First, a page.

From the start of the championship in 1972, the Diepholz-Race was included in the "Deutsche Rennsport-Meisterschaft" (DRM), the most famous touring-car-championship of the 1970s. The best touring-car-pilots of that time - like Dieter Glemser, Frank Gardner, Hans Heyer, Toine Hezemans, Helmut Kelleners, Karl-Heinz Becker, Bob Wollek or Albrecht Krebs - raced at Diepholz. 1977 saw one of the most spectaculous races in the history of Diepholz: In that season, BMW and Ford battled in the DRM. The Bavarians ran three works-cars with the youngsters Eddie Cheever, Marc Surer and Manfred Winkelhock - the so-called "BMW-Junior-Team". Their appearences were sucessful but the youngsters got a bit wild on the track. At the Norisring-race, Surer attacked Ford-driver Hans Heyer in such a brutal way that both cars were totally smashed. BMW Motorsport-Director Neerpasch wanted to cool things down and for the Diepholz-race the "Junior-Team" was replaced by the "Gentleman-Team"- Hans-Joachim Stuck, Ronnie Peterson and David Hobbs. Bad luck for Neerpasch, Stuck and Peterson didn't act like elder statesmen of motorsport. In the pouring rain they had their private battle which ended almost dramaticly: Peterson missed his breaking point at the end of the s/f-straight, hitting some water-tons, smashing his BMW 320 and stopping just some centimetres away from the spectators. Many other drivers spun on the slippery track and it was Hans-Joachim Stuck who won after an error-free race.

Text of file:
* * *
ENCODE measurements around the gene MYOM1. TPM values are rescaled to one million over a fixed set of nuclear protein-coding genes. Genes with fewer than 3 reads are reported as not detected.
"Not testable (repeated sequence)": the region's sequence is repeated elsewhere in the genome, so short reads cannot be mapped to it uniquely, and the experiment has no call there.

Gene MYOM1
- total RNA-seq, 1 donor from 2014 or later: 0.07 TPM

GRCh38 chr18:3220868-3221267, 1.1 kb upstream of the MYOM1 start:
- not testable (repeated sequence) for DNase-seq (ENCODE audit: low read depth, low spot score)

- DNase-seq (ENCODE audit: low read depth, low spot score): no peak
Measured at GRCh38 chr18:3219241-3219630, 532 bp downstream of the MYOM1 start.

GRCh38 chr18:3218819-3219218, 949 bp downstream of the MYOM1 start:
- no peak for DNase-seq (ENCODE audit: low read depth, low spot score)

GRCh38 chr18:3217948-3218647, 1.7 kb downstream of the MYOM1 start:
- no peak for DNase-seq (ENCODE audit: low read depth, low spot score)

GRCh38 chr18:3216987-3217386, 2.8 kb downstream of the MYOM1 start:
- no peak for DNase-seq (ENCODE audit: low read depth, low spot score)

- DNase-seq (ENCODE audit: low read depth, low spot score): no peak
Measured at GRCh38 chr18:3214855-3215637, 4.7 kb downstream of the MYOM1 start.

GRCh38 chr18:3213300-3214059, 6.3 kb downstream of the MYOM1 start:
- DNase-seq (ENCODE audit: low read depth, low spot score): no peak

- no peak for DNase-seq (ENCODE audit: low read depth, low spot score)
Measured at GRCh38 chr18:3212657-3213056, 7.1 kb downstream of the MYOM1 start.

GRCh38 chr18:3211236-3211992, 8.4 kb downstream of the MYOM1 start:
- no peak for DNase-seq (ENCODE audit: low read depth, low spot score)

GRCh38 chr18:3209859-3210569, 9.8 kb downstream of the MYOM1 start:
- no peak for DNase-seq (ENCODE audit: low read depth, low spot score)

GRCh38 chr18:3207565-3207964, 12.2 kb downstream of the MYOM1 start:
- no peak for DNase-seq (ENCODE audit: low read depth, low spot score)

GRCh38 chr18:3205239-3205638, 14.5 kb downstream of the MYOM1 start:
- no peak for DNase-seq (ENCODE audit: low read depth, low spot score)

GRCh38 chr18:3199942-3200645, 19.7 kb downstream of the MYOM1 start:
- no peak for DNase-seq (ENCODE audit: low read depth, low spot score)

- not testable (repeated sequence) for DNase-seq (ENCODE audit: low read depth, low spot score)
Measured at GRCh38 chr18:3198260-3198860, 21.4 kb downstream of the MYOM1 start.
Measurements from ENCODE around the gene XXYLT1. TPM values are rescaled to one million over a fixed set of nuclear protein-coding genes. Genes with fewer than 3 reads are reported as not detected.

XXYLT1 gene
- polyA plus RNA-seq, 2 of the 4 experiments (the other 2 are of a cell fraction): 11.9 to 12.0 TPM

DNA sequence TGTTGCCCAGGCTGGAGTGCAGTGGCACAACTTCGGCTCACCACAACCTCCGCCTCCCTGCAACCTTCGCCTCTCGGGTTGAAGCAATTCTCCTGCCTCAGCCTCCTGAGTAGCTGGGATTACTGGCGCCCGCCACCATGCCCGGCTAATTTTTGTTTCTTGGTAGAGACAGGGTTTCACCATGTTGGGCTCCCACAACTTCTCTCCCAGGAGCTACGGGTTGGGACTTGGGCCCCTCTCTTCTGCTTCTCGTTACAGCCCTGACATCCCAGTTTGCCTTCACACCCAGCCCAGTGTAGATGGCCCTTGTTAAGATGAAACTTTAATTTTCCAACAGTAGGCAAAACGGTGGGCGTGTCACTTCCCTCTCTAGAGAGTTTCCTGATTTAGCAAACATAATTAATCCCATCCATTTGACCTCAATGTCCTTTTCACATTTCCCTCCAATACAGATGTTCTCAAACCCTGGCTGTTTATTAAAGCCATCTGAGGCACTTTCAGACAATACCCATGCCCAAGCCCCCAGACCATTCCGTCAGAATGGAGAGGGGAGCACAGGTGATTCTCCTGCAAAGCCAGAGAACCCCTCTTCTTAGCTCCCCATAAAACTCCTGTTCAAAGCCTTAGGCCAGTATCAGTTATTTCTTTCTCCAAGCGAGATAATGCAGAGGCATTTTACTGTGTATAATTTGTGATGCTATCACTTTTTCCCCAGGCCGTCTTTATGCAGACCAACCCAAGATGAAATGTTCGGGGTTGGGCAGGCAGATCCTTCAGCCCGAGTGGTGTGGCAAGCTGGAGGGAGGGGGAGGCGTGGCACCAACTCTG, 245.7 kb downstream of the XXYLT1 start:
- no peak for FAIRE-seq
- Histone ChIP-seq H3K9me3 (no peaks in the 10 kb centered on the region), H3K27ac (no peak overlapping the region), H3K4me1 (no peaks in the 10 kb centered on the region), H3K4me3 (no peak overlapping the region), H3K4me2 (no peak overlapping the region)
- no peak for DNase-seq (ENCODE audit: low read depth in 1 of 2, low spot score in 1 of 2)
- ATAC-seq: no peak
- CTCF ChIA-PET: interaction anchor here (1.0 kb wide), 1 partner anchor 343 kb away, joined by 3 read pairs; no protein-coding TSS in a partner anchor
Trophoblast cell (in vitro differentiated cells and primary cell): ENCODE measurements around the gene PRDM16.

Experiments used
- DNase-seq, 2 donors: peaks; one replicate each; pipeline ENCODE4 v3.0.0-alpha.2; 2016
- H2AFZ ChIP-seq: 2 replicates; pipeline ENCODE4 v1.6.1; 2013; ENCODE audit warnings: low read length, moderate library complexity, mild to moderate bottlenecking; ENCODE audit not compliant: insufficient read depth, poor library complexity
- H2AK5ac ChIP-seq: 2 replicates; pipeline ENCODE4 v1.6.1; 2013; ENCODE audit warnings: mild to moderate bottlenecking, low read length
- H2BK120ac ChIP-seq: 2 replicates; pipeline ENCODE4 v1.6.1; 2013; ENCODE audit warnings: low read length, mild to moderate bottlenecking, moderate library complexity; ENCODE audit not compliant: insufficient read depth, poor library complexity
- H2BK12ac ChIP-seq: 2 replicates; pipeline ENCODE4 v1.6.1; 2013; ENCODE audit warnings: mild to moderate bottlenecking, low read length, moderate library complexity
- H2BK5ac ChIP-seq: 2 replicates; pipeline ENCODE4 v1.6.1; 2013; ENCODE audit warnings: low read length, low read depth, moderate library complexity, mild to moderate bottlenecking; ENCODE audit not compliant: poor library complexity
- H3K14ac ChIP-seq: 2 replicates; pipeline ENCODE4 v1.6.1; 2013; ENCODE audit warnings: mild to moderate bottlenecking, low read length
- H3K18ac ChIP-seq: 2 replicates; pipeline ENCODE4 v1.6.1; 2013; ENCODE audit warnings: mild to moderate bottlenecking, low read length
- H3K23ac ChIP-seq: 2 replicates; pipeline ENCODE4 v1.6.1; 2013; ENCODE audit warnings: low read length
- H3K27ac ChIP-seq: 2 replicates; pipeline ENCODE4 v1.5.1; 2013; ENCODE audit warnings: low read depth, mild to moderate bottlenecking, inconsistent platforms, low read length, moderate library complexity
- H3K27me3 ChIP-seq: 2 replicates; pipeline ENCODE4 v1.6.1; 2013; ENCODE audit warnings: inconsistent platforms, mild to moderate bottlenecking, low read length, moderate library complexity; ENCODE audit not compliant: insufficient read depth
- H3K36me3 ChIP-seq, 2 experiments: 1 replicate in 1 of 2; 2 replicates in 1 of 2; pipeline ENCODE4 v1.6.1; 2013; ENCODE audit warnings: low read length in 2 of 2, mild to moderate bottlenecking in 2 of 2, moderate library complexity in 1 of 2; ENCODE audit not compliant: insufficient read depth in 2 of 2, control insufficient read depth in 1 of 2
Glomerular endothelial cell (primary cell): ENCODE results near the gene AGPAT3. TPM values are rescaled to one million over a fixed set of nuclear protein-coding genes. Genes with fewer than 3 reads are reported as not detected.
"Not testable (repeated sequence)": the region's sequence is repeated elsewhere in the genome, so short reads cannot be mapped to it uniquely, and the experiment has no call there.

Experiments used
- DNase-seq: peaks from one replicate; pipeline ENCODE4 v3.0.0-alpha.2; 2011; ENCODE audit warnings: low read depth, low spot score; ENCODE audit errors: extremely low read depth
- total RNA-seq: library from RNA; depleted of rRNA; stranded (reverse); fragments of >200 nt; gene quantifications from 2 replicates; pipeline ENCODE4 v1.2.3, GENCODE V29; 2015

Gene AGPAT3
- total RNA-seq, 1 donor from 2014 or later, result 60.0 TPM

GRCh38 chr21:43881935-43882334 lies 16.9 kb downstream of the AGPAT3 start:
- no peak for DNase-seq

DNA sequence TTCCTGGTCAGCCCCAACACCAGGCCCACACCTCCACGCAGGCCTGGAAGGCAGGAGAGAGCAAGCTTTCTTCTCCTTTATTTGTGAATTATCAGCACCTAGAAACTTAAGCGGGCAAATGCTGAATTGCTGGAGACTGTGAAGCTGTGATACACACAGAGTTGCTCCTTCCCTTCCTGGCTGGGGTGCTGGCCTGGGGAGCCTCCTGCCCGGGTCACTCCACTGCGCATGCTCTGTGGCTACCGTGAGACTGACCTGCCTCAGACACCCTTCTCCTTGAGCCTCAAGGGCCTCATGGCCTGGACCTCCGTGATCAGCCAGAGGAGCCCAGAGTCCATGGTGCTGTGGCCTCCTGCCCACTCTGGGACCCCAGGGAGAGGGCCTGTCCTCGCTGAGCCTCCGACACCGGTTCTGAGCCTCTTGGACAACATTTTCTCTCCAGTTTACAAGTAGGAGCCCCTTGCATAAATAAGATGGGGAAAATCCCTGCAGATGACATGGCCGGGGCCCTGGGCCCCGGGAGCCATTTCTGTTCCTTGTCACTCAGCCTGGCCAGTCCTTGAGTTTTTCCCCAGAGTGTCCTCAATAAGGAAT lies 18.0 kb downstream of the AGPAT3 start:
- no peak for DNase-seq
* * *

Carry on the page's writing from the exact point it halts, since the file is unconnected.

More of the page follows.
After this race - and the Peterson-incident - there was a lot of criticism in the press about safety at Diepholz. And the teams complained about the damaged cars. At that time, the chicanes in Diepholz were marked by old watertons and old tyres - hitting either of them meant a lot of work for the mechanics. So the DRM decided not to return to Diepholz in 1978. Peter Rumpfkeil had to come up with a new idea - and he did: He brought 20 Chevrolet Camaro from Sweden to Diepholz for the "Camaro-Supercup 1978". And of course he managed to have drivers like Stuck, Mass and Stommelen in those cars. The fans were enthusiastic and the show was perfect. And in 1979 the DRM returned to Diepholz....